Ring, 2FA, and a Win for Consumers
Ashley Boyd
Today, Amazon announced that two-factor authentication (2FA) is now mandatory for all Ring users. In recent months, several stories have emerged about Ring users being hacked, harassed, and spied on. This extra layer of security will help prevent further episodes.
Amazon’s Ring Is a Perfect Storm of Privacy Threats
Matthew Guariglia
Doors across the United States are now fitted with Amazon’s Ring, a combination doorbell-security camera that records and transmits video straight to users’ phones, to Amazon’s cloud—and often to the local police department. By sending photos and alerts every time the camera detects motion or someone rings the doorbell, the app can create an illusion of a household under siege. It turns what seems like a perfectly safe neighborhood into a source of anxiety and fear. This raises the question: do you really need Ring, or have Amazon and the police misled you into thinking that you do?
Inside the Podcast that Hacks Ring Camera Owners Live on Air
Joseph Cox and Jason Koebler
A blaring siren suddenly rips through the Ring camera, startling the Florida family inside their own home. "It's your boy Chance on Nulled," a voice says from the Ring camera, which a hacker has taken over. "How you doing? How you doing?" "Welcome to the NulledCast," the voice says.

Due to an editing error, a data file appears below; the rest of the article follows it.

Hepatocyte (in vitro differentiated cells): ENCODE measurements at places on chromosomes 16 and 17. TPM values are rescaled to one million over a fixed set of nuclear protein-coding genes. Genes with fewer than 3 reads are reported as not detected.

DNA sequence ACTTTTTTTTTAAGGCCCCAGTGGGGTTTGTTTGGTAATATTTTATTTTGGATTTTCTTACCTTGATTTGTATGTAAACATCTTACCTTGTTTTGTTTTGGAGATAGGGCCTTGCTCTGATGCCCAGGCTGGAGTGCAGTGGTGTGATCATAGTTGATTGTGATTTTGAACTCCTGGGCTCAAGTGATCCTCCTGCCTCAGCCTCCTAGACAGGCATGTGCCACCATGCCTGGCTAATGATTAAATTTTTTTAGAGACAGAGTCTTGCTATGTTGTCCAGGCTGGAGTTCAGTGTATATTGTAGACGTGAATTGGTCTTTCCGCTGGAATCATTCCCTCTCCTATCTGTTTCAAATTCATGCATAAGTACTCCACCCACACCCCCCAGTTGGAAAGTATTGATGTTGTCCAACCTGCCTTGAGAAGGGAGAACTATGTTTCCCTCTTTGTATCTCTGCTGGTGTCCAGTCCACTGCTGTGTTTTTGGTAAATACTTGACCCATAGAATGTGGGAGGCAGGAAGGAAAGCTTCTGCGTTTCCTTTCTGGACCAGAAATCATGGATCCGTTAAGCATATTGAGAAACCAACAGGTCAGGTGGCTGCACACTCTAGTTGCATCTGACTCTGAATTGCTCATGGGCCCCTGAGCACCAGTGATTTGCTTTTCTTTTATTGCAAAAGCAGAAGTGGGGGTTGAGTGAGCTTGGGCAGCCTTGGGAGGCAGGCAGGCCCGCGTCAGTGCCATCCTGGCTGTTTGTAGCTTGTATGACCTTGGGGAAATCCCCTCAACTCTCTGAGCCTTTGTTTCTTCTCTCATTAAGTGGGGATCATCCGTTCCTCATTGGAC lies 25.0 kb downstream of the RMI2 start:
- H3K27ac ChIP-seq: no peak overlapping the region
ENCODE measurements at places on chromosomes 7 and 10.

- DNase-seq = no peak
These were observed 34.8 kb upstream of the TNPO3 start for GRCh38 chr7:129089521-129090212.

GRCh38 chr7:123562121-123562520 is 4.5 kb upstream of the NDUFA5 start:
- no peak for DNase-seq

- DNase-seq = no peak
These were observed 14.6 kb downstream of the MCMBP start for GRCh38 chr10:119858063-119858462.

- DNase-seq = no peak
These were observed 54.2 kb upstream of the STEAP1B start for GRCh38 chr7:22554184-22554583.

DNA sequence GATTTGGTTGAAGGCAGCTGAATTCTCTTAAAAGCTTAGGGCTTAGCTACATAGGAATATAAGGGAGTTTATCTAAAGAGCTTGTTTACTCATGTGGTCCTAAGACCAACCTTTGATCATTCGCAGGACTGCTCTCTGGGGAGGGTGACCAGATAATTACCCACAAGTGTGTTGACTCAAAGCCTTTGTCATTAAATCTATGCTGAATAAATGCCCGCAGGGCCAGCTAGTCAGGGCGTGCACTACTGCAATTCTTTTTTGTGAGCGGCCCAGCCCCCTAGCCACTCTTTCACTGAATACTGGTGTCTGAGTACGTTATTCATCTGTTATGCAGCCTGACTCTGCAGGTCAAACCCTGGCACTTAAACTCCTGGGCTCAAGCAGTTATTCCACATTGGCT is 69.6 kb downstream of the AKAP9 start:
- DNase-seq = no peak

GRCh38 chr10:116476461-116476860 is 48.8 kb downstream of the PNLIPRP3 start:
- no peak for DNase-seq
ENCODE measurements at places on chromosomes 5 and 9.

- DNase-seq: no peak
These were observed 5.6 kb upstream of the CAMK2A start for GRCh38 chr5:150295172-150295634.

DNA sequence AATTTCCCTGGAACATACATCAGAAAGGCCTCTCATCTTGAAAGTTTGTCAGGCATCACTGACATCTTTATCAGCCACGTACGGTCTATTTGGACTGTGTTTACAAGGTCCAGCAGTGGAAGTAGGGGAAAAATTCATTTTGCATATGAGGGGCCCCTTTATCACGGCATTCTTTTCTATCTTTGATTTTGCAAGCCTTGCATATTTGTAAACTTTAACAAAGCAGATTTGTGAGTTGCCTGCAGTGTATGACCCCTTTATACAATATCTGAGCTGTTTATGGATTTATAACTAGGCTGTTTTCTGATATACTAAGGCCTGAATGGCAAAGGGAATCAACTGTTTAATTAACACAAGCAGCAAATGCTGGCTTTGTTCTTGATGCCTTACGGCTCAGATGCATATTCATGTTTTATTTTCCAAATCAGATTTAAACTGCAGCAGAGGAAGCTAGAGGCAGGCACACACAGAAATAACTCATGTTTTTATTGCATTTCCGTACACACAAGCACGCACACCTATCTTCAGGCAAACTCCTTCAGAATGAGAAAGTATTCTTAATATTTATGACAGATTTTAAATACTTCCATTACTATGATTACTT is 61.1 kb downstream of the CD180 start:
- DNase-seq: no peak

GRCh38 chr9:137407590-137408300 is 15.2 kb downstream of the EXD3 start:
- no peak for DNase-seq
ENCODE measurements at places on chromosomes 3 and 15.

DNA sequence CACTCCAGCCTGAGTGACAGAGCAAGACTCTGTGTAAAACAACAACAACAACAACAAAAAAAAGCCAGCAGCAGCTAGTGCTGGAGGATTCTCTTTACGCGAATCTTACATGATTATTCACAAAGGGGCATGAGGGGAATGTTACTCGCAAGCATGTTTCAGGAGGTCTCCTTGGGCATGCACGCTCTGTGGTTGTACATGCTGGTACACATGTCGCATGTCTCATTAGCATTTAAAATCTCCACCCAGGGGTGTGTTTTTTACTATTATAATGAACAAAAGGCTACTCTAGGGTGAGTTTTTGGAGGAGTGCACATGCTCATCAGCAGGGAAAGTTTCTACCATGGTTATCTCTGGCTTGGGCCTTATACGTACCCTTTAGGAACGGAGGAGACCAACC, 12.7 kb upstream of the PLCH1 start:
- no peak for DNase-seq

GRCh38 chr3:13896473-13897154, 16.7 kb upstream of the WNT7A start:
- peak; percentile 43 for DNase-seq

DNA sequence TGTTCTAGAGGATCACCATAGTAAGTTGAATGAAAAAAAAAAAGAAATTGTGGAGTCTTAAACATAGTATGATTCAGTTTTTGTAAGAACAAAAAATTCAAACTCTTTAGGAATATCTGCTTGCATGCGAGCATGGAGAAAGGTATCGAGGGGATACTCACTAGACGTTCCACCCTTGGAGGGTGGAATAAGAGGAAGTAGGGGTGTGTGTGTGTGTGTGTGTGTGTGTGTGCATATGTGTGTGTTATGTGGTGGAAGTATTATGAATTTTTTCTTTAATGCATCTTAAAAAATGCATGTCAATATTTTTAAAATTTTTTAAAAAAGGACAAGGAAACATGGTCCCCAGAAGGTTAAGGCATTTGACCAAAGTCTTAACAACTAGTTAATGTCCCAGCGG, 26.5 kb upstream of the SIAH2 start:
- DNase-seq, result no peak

Ring Doorbell App Packed with Third-Party Trackers
Bill Budington
Ring isn't just a product that allows users to surveil their neighbors. The company also uses it to surveil its customers. An investigation by EFF of the Ring doorbell app for Android found it to be packed with third-party trackers sending out a plethora of customers’ personally identifiable information (PII). Four main analytics and marketing companies were discovered to be receiving information such as the names, private IP addresses, mobile network carriers, persistent identifiers, and sensor data on the devices of paying customers.
Ring doorbells to send live video to Mississippi police
Jane Wakefield
Police in Jackson, Mississippi, are asking residents to connect their smart doorbells to a real-time surveillance centre, in an effort to fight crime. The mayor said the video streams would only be looked at if a crime was committed in the area. Amazon, which owns the best-selling smart doorbell Ring, said that it was not an official partner in the scheme
About the Advanced Motion Detection System Used in Ring Devices
Ring uses two different types of motion detection systems in its doorbell and security camera products. While both are very effective at what they do, they both work on different principles and are optimized for different purposes. This article will explain the differences between the two different types of motion detection systems and what products they are found in.